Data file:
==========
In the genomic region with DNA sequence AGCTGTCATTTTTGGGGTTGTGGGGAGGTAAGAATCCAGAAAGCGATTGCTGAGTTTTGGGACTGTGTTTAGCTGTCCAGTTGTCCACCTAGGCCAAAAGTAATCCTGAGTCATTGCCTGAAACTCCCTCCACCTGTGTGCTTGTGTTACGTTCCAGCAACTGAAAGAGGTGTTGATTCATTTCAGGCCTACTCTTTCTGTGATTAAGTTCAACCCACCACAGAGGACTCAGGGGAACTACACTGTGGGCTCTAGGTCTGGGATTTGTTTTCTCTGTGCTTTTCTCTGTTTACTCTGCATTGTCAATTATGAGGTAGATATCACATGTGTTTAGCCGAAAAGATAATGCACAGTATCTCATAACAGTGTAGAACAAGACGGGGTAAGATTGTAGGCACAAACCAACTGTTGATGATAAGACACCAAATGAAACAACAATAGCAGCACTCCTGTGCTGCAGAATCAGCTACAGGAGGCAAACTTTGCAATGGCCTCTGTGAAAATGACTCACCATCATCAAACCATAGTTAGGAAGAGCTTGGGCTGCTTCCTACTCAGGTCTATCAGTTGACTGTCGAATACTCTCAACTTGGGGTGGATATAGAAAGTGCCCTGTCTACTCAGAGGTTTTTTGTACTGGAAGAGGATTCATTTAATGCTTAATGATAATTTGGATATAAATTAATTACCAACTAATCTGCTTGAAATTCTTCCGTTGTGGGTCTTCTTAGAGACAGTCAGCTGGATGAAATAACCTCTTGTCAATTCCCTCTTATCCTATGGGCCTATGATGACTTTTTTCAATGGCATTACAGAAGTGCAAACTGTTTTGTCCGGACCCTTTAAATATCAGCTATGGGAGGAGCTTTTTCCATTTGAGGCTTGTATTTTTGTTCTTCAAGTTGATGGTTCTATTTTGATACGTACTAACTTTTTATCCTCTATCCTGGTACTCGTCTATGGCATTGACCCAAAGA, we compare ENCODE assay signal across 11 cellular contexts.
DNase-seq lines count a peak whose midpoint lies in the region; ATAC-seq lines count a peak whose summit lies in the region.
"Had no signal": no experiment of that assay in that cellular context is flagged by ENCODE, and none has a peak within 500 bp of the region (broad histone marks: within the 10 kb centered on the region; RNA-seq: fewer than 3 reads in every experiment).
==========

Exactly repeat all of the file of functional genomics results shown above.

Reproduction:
In the genomic region with DNA sequence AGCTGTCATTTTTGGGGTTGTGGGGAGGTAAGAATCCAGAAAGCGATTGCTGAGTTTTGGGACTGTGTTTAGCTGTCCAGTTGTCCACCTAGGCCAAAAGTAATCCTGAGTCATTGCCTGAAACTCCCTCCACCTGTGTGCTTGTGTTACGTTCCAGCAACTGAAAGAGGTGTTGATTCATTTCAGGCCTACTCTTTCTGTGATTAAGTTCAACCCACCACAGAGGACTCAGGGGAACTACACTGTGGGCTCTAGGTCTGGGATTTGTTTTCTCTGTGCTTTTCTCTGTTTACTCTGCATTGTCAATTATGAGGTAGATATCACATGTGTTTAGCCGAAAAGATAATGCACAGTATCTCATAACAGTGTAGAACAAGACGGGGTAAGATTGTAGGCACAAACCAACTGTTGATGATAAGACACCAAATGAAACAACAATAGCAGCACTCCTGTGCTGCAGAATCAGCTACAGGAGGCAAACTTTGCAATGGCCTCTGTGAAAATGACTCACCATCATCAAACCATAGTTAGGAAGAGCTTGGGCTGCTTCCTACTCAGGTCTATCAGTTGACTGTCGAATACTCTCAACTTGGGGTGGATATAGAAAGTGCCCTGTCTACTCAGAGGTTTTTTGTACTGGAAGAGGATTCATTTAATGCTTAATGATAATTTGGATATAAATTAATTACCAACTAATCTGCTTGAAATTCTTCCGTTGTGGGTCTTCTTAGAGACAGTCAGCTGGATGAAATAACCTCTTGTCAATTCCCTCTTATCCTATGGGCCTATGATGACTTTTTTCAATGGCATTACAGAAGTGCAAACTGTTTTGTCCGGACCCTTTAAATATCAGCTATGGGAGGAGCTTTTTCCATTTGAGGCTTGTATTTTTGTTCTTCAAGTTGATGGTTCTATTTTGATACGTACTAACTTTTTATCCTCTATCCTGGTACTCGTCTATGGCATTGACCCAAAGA, we compare ENCODE assay signal across 11 cellular contexts.
DNase-seq lines count a peak whose midpoint lies in the region; ATAC-seq lines count a peak whose summit lies in the region.
"Had no signal": no experiment of that assay in that cellular context is flagged by ENCODE, and none has a peak within 500 bp of the region (broad histone marks: within the 10 kb centered on the region; RNA-seq: fewer than 3 reads in every experiment).